popular, and appears in comic books and comic strips published in 14 languages and 15 countries.
From 1933 onward, Goofy also appeared in many Mickey Mouse books as a member of "the
gang," and over the years has been a consistent character in hardcover books in the United States,
England, France, and Italy, to name a few.
Beginning in 1953, Goofy starred in his own limited series of comic-book adventures. In 1955, he
became Super Goof, a super hero parody still popular today. He has also starred in comic spoofs
of historical characters, literary and actual, including Rip Van Winkle and Leonardo da Vinci.
Most recently, he starred in a limited comic series, Goofy Adventures, from Disney Comics.
As the Walt Disney Studios ceased regular production of short cartoons in 1956, the classic
cartoon characters were getting a new lease on life from the very medium that led to the end of
theatrical shorts -- television.
Mickey, Minnie, Donald, and Goofy could be seen regularly through the '50s, '60s, '70s, and '80s
on several Disney television shows, including "The Mickey Mouse Club," as well as "Disneyland"
and its successors, "Walt Disney Presents," "Walt Disney's Wonderful World of Color," and "The
Wonderful World of Disney." Some of the episodes featured Goofy's classic cartoon appearances
in newly created story frameworks, including "The Goofy Success Story" and "Holiday for
Along with the rest of "the gang," Goofy has been an integral part of The Disney Channel since its
inception in 1983. Classic Goofy cartoons have been featured daily on the "Donald's Quack
Attack" and "Mickey's Mouse Tracks" programs, as well as "Mouseterpiece Theater" and such
special shows as "Goofy's Guide to Success" and "The Roots of Goofy."
During the 1980s, Goofy was often seen in the company of his friend Michael Eisner in the
introductory segments for "The Magical World of Disney" network television program.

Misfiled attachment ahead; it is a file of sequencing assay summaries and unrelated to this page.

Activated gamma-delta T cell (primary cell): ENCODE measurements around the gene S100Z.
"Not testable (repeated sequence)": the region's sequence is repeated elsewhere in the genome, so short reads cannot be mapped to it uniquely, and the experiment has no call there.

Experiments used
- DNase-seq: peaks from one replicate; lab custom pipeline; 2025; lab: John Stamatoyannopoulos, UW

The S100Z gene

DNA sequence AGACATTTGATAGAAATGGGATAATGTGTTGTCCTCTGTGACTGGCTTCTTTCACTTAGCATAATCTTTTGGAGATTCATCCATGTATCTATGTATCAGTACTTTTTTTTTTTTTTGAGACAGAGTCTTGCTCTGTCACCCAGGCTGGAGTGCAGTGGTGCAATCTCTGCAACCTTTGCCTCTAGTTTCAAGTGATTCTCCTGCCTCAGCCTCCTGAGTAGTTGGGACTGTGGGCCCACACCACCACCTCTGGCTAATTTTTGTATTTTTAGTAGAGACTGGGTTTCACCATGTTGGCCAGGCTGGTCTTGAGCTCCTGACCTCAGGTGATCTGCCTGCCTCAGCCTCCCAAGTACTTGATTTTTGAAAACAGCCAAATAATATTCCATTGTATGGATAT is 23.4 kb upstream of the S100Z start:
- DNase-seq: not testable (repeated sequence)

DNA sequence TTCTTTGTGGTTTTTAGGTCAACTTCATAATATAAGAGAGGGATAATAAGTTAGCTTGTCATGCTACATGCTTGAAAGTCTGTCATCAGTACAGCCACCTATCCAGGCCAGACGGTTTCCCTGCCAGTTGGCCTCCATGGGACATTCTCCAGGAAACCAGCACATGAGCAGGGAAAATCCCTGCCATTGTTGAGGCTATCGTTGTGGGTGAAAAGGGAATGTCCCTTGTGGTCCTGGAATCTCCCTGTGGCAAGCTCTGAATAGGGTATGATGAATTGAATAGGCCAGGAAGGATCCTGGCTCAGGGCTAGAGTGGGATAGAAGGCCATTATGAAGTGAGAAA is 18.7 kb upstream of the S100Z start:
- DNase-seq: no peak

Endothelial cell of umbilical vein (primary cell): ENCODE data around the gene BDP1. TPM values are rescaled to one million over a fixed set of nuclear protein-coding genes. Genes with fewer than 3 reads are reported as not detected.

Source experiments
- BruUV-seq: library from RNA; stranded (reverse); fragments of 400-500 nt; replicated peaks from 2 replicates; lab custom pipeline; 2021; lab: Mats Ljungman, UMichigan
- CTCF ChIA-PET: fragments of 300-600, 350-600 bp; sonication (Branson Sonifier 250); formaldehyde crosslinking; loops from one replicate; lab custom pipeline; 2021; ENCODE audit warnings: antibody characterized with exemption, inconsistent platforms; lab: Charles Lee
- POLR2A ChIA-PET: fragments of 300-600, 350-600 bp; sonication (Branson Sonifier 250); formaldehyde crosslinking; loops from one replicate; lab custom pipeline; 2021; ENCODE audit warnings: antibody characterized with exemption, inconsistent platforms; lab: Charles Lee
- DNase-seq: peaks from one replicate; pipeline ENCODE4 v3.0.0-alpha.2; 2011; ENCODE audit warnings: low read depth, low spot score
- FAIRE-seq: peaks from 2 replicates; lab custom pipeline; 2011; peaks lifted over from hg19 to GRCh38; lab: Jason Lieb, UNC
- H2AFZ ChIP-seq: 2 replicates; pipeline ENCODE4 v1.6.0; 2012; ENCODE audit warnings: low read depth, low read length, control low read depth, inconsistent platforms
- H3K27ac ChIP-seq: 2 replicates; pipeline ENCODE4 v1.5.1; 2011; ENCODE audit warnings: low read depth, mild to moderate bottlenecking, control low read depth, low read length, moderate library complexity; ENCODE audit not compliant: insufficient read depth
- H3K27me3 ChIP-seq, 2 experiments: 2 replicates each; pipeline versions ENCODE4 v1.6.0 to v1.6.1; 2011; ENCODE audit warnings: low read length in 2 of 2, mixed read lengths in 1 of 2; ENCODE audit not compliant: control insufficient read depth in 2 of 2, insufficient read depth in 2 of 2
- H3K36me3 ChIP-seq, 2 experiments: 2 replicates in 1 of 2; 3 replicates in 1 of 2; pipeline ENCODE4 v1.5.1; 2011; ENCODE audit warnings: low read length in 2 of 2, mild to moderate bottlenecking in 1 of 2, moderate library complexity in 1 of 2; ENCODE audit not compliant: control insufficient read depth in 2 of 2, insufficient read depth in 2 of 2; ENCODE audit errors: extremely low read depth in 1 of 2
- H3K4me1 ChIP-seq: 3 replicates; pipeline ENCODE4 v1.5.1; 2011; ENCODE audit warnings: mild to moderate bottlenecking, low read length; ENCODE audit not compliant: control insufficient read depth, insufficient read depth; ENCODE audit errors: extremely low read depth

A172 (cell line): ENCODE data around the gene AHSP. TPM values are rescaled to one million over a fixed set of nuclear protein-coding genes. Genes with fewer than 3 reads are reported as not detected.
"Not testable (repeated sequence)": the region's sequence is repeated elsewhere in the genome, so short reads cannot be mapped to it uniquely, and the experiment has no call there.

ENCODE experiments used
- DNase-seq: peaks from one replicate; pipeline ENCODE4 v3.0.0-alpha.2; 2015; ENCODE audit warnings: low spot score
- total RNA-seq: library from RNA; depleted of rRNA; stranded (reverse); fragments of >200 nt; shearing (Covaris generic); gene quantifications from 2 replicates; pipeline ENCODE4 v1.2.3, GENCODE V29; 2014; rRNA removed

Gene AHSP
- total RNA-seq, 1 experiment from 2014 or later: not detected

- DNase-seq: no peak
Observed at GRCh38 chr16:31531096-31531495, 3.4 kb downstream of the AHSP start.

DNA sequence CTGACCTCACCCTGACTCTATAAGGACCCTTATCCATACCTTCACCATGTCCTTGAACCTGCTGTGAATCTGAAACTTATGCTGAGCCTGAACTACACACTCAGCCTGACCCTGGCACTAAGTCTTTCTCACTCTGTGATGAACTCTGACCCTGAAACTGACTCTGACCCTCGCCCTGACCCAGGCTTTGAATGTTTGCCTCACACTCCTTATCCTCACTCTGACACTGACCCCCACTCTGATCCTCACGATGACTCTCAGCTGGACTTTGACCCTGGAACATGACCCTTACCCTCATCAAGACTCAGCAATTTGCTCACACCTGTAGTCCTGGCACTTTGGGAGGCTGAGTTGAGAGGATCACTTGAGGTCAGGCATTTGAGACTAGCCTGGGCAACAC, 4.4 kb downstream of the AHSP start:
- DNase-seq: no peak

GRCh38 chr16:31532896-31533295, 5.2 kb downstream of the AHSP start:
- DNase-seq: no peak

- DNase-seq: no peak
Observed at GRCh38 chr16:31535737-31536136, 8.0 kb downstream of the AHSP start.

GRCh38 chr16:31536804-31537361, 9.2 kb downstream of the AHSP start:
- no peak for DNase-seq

Goofy has been a consistent part of the home-video market since 1980. He appears in countless
homes on Buena Vista Home Video's Walt Disney Cartoon Classics series of cassettes, including
Here's Goofy and Mickey & the Gang, The Goofy World of Sports, Happy Summer Days, and Fun
on the Job, as well as the Disney Mini-Classics Mickey and the Beanstalk and The Prince and the
Goofy's positive, "I'll try anything" attitude was the focus of the 1980s Sport Goofy athletic
programs. In a natural development from the "how to" series, Sport Goofy was named the official
mascot of the French Olympic team, was endorsed by the German Sport Association, and was the
mascot of the International Tennis Federation Junior World Tennis Championship. Sport Goofy
was also a major merchandising character, featured on more than 30 different sporting outfits, as
well as decorating a wide range of sporting accessories. His own anthem of confidence to young
people, a song entitled "You Can Always Be Number One," was especially encouraging to those
who didn't feel they excelled at sports. The Goof's message was that: It doesn't matter if you win
or lose; just get up, try, and, most of all, have fun.
For many years, Goofy has also been a recurring character in Disney educational productions. His
affable optimism and "how-NOT-to" way of doing things make him a perfect subject for these
productions, which are seen by millions of young people in schools throughout the country.
Goofy has also been on hand to personally greet his fans and friends at Disneyland Park, Walt
Disney World Resort, Tokyo Disneyland, and Disneyland Paris. He stars in parades and stage
shows, as well as strolling through the various parks and "goofing around" with guests. He has
also performed in "Walt Disney's World on Ice" and in arena shows such as "Disney on Parade."
In 1992, Goofy became the first of the classic Disney "gang" (Mickey, Minnie, Donald, Daisy,
Pluto, and Goofy) to star in a new television series of his own, with the premiere of Buena Vista
Television's "Goof Troop" in September.
Attaining full superstar status, Goofy became a motion picture star in his own film, A
Goofy Movie, which featured the lovable Disney goof trying to bond with his teenage son, Max,
and showing him that there's nothing really wrong with taking after dear old dad. A Goofy Movie
featured musical performances by R&B superstar Tevin Campbell and great new songs by
composer Tom Snow ("Footloose") and others.